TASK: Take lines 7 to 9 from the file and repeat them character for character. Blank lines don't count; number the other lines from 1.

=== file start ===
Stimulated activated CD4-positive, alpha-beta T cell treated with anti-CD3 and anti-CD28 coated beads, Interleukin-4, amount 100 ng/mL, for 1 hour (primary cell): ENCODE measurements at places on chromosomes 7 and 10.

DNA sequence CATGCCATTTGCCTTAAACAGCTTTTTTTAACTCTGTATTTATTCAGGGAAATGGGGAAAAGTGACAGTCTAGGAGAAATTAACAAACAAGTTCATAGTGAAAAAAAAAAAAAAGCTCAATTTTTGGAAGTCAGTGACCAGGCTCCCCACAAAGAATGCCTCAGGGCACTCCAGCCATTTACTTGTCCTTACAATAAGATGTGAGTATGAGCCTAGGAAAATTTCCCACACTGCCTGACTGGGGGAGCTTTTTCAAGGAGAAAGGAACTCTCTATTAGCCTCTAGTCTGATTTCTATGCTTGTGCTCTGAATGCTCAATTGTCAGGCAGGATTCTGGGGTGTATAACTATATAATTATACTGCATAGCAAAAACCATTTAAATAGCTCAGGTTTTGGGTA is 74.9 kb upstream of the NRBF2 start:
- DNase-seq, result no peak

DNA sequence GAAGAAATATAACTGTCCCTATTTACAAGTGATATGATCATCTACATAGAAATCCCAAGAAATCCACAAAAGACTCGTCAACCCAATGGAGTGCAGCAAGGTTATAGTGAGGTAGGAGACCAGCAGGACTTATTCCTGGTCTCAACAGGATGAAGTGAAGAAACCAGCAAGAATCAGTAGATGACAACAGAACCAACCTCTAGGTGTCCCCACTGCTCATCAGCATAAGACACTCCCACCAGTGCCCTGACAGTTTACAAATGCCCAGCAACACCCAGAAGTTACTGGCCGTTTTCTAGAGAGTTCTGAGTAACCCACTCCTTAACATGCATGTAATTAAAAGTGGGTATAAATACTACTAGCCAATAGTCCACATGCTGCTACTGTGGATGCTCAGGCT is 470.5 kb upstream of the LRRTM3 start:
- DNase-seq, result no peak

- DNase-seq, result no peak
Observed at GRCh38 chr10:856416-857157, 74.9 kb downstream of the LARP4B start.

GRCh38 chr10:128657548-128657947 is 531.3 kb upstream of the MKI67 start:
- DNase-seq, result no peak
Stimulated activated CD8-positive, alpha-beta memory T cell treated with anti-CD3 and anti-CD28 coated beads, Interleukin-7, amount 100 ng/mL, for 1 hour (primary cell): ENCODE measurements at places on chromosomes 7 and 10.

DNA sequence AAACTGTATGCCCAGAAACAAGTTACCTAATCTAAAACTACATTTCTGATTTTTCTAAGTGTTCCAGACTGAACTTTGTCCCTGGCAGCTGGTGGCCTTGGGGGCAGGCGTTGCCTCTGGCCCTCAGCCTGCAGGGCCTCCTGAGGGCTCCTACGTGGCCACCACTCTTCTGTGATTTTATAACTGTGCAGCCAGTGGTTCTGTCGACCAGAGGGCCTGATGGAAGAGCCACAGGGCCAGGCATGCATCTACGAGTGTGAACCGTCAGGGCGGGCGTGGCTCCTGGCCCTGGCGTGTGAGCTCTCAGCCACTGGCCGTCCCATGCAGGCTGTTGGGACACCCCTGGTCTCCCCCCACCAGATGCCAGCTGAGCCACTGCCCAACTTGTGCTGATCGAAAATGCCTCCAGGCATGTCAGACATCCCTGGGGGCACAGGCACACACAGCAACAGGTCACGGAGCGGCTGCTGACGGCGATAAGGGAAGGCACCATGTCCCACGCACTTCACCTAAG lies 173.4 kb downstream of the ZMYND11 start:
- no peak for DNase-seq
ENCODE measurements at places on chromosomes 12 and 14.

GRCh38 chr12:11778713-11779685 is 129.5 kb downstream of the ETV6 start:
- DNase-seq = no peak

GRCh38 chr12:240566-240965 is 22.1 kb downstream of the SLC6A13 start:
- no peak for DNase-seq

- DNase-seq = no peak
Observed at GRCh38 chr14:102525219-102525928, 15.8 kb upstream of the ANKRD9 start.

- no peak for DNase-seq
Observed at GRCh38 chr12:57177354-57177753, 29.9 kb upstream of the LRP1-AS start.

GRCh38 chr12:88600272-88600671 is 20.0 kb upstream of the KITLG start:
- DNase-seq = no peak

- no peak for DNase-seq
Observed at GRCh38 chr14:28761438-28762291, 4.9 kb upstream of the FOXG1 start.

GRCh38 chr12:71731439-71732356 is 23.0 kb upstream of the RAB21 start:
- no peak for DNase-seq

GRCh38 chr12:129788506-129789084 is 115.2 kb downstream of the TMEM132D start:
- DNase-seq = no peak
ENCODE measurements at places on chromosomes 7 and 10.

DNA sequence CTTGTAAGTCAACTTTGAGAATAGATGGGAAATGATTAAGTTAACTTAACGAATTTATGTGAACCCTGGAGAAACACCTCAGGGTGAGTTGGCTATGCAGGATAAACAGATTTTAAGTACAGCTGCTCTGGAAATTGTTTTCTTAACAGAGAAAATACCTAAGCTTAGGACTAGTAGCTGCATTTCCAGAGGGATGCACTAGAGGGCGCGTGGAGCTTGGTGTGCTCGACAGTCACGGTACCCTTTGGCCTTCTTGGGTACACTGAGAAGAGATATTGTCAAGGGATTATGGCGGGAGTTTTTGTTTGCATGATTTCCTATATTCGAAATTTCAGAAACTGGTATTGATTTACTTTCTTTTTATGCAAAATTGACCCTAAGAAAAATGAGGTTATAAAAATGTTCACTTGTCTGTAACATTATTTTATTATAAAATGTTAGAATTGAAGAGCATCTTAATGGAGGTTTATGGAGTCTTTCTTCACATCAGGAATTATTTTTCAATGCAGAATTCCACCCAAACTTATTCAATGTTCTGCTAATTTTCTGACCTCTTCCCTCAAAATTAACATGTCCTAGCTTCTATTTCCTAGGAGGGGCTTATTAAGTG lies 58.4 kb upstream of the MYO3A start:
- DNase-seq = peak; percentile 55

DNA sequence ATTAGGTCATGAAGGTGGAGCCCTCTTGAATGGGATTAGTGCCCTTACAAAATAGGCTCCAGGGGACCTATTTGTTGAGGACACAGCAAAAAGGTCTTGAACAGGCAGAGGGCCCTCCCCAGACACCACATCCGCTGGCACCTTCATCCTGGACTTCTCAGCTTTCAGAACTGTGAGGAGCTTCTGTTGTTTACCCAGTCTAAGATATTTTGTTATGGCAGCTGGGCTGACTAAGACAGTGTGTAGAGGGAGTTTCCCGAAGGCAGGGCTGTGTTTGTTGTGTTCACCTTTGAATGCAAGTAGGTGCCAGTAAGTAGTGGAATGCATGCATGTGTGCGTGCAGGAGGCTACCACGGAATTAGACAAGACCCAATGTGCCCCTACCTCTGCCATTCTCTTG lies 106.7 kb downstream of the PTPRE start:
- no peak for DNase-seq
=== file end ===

Observed at GRCh38 chr10:856416-857157, 74.9 kb downstream of the LARP4B start.

GRCh38 chr10:128657548-128657947 is 531.3 kb upstream of the MKI67 start:
- DNase-seq, result no peak